During the Revolution, "Pauvre Jacques" amply repaid his debt of gratitude. He remained at Montreuil, where he joined the National Guard, and regularly brought milk to Madame Élisabeth at theTuileries:
[On 8th December 1789 Madame Élisabeth reported to the marquise de Bombelle, that she still received news from Montreuil:
Jacques comes daily to bring my cream. Fleury, Coupry, Marie and Mme du Coudray come to see me from time to time. They all seem to love me still...Jacques is in his new lodging. Mme Jacques is pregnant; so are all my cows; a calf has just been born. The hens I will not say much about, because I have rather neglected to inquire for them...
The life and letters of Madame Élisabeth de France (1901), trans. by Katherine Prescott Wormeley,p.43-44
In 1793 Jacques was accused of "attachment to the august family of the Bourbons", his wife imprisoned, but he himself managed to flee with his daughter to Switzerland. After fall of Robespierre, the couple were reunited, and spent the second half of their lives at the farm of La Léchère in Bulle. In 1819 Jacques was decorated by Louis XVIII and awarded a modest pension in recognition of his loyalty to the French crown. Husband and wife died in 1835 and 1836 respectively. Their only daughter Marguerite Françoise married the local baker, Pierre Glasson: one of her eight children was the notable local lawyer and poet Nicolas Glasson (1817-1864), who erected a memorial plaque (presently temporarily removed) in the wall of the local Catholic church of Saint-Pierre-aux-Liens to his grandparents, "Le Pauvre Jacques de Madame Élisabeth de France" and his wife
A farm still stood on the site at La Léchère until March 2017, when sadly it was bulldozed to make way for blocks of flats.
The presence of a Swiss stockman at Montreuil was not in itself unusual; with the vogue for pleasure dairies, went an admiration – part practical, part sentimental - for fine Swiss cattle and the health-giving properties of their milk. Swiss herds from the La Guyère region, which was famed for its black-and-white Fribourgeoise cows, might be driven all the way to France. In 1773 a "laiterie des vaches suisses" was established by [? Johann] Herrenschwand in the Champs-Élysées in Paris. Sadly, despite demand, the venture was not a success: according to Mercier, Parisians had high hopes for the restorative powers of the milk, but, since it proved impossible to transport the lush pastures of the Swiss mountains, the cows grew thin, gave ordinary milk and finished by being sent to the butchers (Mercier, Tableau de Paris, vol. 6, p.289)
Aristocratic and royal estates had more success. The existence of Swiss regiments in France provided the necessary contacts to procure cattle and experienced dairymen. In 1766 the duc de Choiseul, used a recruitment agent, M. d'Erlach of Berne, to arrange for cows to be brought to Paris: an evocative account survives of their departure from Fribourg:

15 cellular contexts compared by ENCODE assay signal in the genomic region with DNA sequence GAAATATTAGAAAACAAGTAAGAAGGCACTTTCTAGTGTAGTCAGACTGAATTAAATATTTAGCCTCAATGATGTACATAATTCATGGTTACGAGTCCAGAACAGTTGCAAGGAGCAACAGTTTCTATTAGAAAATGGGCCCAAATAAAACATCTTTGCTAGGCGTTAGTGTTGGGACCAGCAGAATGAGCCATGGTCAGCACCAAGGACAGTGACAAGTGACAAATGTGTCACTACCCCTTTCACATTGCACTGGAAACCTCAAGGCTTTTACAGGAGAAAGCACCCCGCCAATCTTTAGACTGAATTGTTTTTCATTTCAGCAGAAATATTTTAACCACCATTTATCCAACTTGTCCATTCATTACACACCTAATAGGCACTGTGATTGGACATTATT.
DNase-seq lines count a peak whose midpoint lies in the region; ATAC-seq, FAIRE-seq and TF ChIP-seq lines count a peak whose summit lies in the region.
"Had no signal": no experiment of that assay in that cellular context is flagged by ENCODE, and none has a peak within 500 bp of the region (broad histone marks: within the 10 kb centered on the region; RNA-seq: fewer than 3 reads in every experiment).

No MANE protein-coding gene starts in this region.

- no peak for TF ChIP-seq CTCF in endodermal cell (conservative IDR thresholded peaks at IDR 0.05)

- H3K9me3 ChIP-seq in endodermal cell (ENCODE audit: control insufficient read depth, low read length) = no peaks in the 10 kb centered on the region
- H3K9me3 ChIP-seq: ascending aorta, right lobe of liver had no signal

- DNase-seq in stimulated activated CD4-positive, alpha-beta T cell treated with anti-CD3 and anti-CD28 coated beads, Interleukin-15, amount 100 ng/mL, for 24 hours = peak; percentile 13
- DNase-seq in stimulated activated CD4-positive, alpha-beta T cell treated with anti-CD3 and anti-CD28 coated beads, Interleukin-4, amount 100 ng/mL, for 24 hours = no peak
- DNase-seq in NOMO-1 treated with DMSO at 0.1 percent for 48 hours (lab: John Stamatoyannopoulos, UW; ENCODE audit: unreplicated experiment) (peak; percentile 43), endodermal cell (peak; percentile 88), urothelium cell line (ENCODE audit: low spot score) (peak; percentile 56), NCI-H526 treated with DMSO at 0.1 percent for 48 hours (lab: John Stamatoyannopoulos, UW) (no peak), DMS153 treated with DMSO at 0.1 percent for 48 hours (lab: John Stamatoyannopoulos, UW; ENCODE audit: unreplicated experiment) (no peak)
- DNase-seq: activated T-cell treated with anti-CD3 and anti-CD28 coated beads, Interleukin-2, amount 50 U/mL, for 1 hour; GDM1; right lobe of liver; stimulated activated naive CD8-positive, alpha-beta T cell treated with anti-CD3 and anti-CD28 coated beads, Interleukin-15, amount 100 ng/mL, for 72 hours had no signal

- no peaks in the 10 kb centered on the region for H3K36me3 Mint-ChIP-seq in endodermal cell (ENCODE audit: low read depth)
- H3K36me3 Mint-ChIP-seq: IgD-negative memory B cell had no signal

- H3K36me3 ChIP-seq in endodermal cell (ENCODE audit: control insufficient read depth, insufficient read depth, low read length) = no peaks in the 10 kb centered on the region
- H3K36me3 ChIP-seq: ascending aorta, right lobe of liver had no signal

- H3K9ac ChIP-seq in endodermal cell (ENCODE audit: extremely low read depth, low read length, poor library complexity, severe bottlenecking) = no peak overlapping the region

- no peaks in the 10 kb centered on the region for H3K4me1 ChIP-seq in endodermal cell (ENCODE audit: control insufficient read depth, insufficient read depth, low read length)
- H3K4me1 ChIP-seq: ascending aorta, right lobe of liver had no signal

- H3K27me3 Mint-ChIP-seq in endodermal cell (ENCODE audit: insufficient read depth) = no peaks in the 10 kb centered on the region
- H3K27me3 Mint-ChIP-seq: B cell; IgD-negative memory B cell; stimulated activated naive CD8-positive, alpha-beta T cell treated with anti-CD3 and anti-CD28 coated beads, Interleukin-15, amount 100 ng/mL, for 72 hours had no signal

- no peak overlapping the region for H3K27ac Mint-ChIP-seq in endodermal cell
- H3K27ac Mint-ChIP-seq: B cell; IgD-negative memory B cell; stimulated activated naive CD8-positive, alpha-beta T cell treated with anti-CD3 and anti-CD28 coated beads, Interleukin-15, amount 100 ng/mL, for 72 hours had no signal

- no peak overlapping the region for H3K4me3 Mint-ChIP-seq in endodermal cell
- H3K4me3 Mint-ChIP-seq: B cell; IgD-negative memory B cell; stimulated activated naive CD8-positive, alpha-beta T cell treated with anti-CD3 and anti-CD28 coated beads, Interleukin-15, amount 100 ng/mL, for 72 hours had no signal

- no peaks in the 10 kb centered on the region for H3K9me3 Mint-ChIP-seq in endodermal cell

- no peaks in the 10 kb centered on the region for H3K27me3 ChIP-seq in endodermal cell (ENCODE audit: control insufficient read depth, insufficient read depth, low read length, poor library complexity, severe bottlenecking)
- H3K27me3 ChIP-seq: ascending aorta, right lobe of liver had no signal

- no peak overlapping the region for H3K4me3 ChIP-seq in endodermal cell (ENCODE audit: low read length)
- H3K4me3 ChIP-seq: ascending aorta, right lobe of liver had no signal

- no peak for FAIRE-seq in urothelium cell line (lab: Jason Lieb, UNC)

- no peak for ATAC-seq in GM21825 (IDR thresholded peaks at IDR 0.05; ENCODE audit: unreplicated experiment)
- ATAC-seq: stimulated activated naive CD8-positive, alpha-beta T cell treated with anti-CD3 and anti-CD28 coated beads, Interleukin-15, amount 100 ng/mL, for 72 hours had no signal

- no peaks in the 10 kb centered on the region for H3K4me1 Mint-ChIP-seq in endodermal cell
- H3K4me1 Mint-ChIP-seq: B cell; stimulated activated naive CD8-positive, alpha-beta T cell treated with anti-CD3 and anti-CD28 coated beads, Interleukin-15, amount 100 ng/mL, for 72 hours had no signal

He left on a Friday afternoon via the porte de Romont with his twelve cows and two bulls; the ribbons on the bells were of red leather patterned with flowers.
He had with him a cart loaded with equipment for making cheese.
Roulin and his two companions wore flowers in their hats. The cowman was dressed in traditional costume, with striped trousers and a red waistcoat with lace....
Each cow cost seven louis d'or...It was a M. d'Erlach of Berne who had praised Fribourgeoise cattle to M. de Choiseul.
[Passage from the Cahiers d'annotations of dom (?)Nicolas Gobet]
In 1785 Antoine Buchs, a farmer from Marsens, was asked to supply twenty cows and two bulls as breeding stock for the royal estate at Rambouillet. The intermediary on this occasion was the comtesse of Diesbach. Buch's son Joseph drove the cattle to the Île-de-France, accompanied by a second man and his wife who stayed in France to take care of the animals.
This engraving of 1811 by E.W. Witte shows a magnificent bull which belonged to Antoine Buchs. The artist described Buchs as "a man without pretention, from the simple peasant class, who owns a distinguished herd". He also confirmed that he had sent his cows "as far as Paris and Turin".
Engraving acquired by the Musée gruérien in Bulle, in 2011.
By the late 1780s the Encyclopédie méthodique could report that the Fribourgeoise breed was successfully established at Rambouillet and had spread to several French provinces. In all probability the cows at Montreuil were descended from this stock.
Serge Rossier, "Pauvre Jacques", une histoire d’hier et d’aujourd’hui" article in La Gruyère, 06.04.2017.
On the vogue for Swiss cows:
Pierre-Olivier Fanica, Le lait, la vache et le citadin: du XVIIe au XXe siècle (2008), p.188-9.